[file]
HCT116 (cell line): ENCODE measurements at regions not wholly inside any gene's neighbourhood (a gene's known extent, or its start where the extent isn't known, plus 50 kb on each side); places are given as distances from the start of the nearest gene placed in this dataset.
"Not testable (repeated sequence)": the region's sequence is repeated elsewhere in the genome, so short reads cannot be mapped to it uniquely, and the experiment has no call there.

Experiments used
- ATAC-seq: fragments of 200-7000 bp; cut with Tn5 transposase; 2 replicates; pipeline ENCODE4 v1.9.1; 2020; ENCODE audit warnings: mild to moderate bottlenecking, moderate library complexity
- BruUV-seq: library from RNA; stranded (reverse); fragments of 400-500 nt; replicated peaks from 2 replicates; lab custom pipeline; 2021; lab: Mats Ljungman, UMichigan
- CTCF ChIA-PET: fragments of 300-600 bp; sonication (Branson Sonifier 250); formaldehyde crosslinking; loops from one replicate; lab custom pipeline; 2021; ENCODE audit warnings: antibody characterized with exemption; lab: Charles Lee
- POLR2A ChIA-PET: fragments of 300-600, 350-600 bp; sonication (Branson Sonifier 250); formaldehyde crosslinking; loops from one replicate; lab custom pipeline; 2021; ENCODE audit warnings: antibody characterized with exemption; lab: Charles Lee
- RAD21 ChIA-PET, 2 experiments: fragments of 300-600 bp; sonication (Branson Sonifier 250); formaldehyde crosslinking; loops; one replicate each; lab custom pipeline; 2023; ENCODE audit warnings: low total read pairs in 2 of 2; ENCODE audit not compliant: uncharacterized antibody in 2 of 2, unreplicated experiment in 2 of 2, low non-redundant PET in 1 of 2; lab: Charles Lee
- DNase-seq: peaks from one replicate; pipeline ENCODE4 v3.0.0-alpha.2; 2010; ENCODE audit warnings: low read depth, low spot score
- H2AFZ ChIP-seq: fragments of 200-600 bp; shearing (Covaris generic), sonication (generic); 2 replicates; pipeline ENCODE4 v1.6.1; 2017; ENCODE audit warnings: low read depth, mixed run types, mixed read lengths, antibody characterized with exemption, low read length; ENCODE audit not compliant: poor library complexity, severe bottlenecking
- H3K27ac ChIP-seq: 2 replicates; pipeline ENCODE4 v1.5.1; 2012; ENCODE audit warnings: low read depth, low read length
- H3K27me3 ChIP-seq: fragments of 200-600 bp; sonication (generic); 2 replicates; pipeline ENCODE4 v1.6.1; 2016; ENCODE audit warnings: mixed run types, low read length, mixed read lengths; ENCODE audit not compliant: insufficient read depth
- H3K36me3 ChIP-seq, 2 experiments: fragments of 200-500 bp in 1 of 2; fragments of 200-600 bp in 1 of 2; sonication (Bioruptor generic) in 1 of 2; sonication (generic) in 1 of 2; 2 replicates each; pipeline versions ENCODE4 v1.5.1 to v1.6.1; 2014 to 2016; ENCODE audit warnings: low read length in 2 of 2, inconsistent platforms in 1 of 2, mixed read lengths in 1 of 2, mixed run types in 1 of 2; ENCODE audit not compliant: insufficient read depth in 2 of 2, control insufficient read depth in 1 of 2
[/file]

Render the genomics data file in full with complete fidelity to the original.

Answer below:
HCT116 (cell line): ENCODE measurements at regions not wholly inside any gene's neighbourhood (a gene's known extent, or its start where the extent isn't known, plus 50 kb on each side); places are given as distances from the start of the nearest gene placed in this dataset.
"Not testable (repeated sequence)": the region's sequence is repeated elsewhere in the genome, so short reads cannot be mapped to it uniquely, and the experiment has no call there.

Experiments used
- ATAC-seq: fragments of 200-7000 bp; cut with Tn5 transposase; 2 replicates; pipeline ENCODE4 v1.9.1; 2020; ENCODE audit warnings: mild to moderate bottlenecking, moderate library complexity
- BruUV-seq: library from RNA; stranded (reverse); fragments of 400-500 nt; replicated peaks from 2 replicates; lab custom pipeline; 2021; lab: Mats Ljungman, UMichigan
- CTCF ChIA-PET: fragments of 300-600 bp; sonication (Branson Sonifier 250); formaldehyde crosslinking; loops from one replicate; lab custom pipeline; 2021; ENCODE audit warnings: antibody characterized with exemption; lab: Charles Lee
- POLR2A ChIA-PET: fragments of 300-600, 350-600 bp; sonication (Branson Sonifier 250); formaldehyde crosslinking; loops from one replicate; lab custom pipeline; 2021; ENCODE audit warnings: antibody characterized with exemption; lab: Charles Lee
- RAD21 ChIA-PET, 2 experiments: fragments of 300-600 bp; sonication (Branson Sonifier 250); formaldehyde crosslinking; loops; one replicate each; lab custom pipeline; 2023; ENCODE audit warnings: low total read pairs in 2 of 2; ENCODE audit not compliant: uncharacterized antibody in 2 of 2, unreplicated experiment in 2 of 2, low non-redundant PET in 1 of 2; lab: Charles Lee
- DNase-seq: peaks from one replicate; pipeline ENCODE4 v3.0.0-alpha.2; 2010; ENCODE audit warnings: low read depth, low spot score
- H2AFZ ChIP-seq: fragments of 200-600 bp; shearing (Covaris generic), sonication (generic); 2 replicates; pipeline ENCODE4 v1.6.1; 2017; ENCODE audit warnings: low read depth, mixed run types, mixed read lengths, antibody characterized with exemption, low read length; ENCODE audit not compliant: poor library complexity, severe bottlenecking
- H3K27ac ChIP-seq: 2 replicates; pipeline ENCODE4 v1.5.1; 2012; ENCODE audit warnings: low read depth, low read length
- H3K27me3 ChIP-seq: fragments of 200-600 bp; sonication (generic); 2 replicates; pipeline ENCODE4 v1.6.1; 2016; ENCODE audit warnings: mixed run types, low read length, mixed read lengths; ENCODE audit not compliant: insufficient read depth
- H3K36me3 ChIP-seq, 2 experiments: fragments of 200-500 bp in 1 of 2; fragments of 200-600 bp in 1 of 2; sonication (Bioruptor generic) in 1 of 2; sonication (generic) in 1 of 2; 2 replicates each; pipeline versions ENCODE4 v1.5.1 to v1.6.1; 2014 to 2016; ENCODE audit warnings: low read length in 2 of 2, inconsistent platforms in 1 of 2, mixed read lengths in 1 of 2, mixed run types in 1 of 2; ENCODE audit not compliant: insufficient read depth in 2 of 2, control insufficient read depth in 1 of 2